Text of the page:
The Next Generation of Luxury Shopper
The next generation of luxury shopper is typecast as a cohort of tech savvy millennials whose changing behaviours are reshaping the luxury retail experience—into one that spans across online and offline seamlessly, and uses technology to improve the in-store experience.
But there’s more than meets the eye—tipped to be the most important growing customer for the luxury industry, it’s crucial that luxury retailers come to understand the next wave of customers whose purchasing power can be leveraged in future, and whose brand loyalty can be cultivated for when they have the financial means to afford luxury goods.
One way to get to know the succeeding generation of luxury shopper, is to observe behavioural and aspirational differences in comparison to its senior counterpart. One such difference is that the younger generation will spend less on individual luxury items, but are more likely to purchase higher volumes of affordable luxury goods. Although they don’t yet have the financial means that their senior counterpart does, they are very influential as a market sector and one that’s larger than the affluent division of society in the UK.
This young and influential generation of luxury shopper is comprised of millennials and Generation Z (Gen Z), spanning a decade of individuals in their mid 20s to 30s. Although collectively they are considered to be the next customer sector in luxury retail, they each posses individual traits as distinct generations.
Millennials are old enough to have experienced the development of technology unlike the younger Gen Z. According to Walpole and CBRE’s Luxury & Technology Report, millennials prefer to carry out purchases in store, they want to experience the product before purchase and sees shopping as part of a leisure activity. Store design therefore becomes important, as they expect the retail environment to be one that is experiential yet convenient. Functionality is a priority, they want to pay without waiting behind long queues and also try and return items.
In contrast, Gen Z were born into an era of technology unlike millennials who witnessed its evolution. Accessibility and innovations in technology fundamentally influenced their behaviour—instantaneous access to knowledge and the ability to shop whenever and have items delivered wherever they wish is an expectation more so than a desire to this generation, who harness a magnitude of technology to achieve such means. Yet despite their devotion to technology, the majority of Gen Z still purchase in-store (one of the possible reasons being limited access to card payment options). Providing a retail experience with optimised mobile functionality is a priority for luxury retailers, if they are to draw Gen Z closer to their brand, based on their lifestyle and preferred activities.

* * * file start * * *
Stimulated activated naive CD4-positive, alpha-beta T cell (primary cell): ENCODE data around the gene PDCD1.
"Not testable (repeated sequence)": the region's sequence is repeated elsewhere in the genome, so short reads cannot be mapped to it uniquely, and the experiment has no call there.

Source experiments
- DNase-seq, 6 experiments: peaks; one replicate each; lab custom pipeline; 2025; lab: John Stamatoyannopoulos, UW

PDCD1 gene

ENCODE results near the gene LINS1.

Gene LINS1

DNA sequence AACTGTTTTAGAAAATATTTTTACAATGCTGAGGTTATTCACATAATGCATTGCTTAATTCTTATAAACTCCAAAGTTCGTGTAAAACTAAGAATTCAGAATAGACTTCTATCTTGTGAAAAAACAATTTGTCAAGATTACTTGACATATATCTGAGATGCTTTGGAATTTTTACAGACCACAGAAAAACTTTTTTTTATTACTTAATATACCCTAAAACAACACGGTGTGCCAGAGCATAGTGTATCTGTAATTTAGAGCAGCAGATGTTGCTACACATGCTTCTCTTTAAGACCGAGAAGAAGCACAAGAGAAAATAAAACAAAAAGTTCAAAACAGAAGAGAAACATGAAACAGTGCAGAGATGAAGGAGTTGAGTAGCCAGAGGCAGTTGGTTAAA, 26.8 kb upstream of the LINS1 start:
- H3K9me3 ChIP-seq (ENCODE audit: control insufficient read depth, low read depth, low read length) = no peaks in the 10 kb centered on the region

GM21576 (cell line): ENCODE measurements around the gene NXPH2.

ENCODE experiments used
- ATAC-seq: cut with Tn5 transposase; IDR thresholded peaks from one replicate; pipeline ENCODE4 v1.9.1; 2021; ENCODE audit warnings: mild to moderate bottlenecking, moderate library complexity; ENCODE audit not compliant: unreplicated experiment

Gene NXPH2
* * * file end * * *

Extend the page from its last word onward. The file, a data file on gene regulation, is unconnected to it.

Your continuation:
Retailers are and will need to recontextualise the in-store experience to exceed Gen Z’s expectations, while allowing them to shape their own individual experiences. Social media is Gen Z’s natural companion, and can be leveraged to not only advocate brands but also create a dialogue that reveals insights about their behaviours and aspirations. Take China’s “Mr. Bags” for example. Tao Liang or better known to China’s fashion scene as Mr. Bags, has helped connect the likes of Louis Vuitton and Gucci to an affluent younger generation who follow his blog and social accounts (Weibo and WeChat). Recently managing to sell 1.2 million RMB ($173,652) worth of designer handbags in a mere 12 minutes, Mr. Bags’ work as an influencer is exemplar of how social media can not only be utilised to promote brands but also to build trust and gain reach amongst younger audiences.
Milennials and Gen Z as a collective is considered to be the new wave luxury shopper
Milennials and Gen Z as a collective is considered to be the new wave luxury shopper, and is tipped to become the upcoming customer sector for the luxury landscape in the future. As such it is crucial that retailers understand their expectations, aspirations and behaviours in order to gain and increase brand loyalty, leveraging their purchase power for when they are financially equipped to be able to afford luxury goods. The crux lies in a balancing act, between retaining the authenticity of a brand and catering to customers’ expectations and changes in behaviour.